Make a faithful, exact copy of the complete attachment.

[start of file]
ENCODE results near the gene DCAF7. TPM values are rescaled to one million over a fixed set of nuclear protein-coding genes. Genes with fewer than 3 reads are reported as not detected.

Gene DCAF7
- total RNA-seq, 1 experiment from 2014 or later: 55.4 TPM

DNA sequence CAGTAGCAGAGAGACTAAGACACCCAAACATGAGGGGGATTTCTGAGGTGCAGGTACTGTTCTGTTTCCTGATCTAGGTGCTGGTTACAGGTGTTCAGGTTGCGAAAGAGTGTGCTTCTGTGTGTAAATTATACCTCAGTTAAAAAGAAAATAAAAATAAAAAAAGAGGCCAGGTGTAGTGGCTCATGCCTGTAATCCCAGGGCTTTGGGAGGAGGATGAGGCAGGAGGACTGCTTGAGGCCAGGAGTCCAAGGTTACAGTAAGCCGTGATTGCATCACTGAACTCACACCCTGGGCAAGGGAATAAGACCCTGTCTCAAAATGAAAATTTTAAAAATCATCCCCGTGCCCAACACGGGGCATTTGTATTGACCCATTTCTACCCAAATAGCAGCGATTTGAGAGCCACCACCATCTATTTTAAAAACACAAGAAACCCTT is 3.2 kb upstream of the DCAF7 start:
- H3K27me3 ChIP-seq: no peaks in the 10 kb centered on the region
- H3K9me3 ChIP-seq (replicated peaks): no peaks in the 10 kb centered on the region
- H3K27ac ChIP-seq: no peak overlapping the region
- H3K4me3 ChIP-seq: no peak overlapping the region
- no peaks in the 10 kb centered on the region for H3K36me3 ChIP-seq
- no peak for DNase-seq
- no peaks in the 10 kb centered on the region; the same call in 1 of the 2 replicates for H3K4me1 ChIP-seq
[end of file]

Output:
ENCODE results near the gene DCAF7. TPM values are rescaled to one million over a fixed set of nuclear protein-coding genes. Genes with fewer than 3 reads are reported as not detected.

Gene DCAF7
- total RNA-seq, 1 experiment from 2014 or later: 55.4 TPM

DNA sequence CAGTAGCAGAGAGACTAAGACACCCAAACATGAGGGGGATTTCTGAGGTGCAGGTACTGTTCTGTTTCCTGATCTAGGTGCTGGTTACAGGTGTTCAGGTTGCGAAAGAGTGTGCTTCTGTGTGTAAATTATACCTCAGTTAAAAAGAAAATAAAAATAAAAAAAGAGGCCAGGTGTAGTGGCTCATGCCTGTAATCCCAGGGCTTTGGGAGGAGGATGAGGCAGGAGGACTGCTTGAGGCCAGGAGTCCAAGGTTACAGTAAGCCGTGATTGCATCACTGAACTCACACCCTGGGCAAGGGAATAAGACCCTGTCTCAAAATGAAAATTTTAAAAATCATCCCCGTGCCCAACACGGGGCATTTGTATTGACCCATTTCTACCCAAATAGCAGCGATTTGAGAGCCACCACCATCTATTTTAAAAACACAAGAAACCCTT is 3.2 kb upstream of the DCAF7 start:
- H3K27me3 ChIP-seq: no peaks in the 10 kb centered on the region
- H3K9me3 ChIP-seq (replicated peaks): no peaks in the 10 kb centered on the region
- H3K27ac ChIP-seq: no peak overlapping the region
- H3K4me3 ChIP-seq: no peak overlapping the region
- no peaks in the 10 kb centered on the region for H3K36me3 ChIP-seq
- no peak for DNase-seq
- no peaks in the 10 kb centered on the region; the same call in 1 of the 2 replicates for H3K4me1 ChIP-seq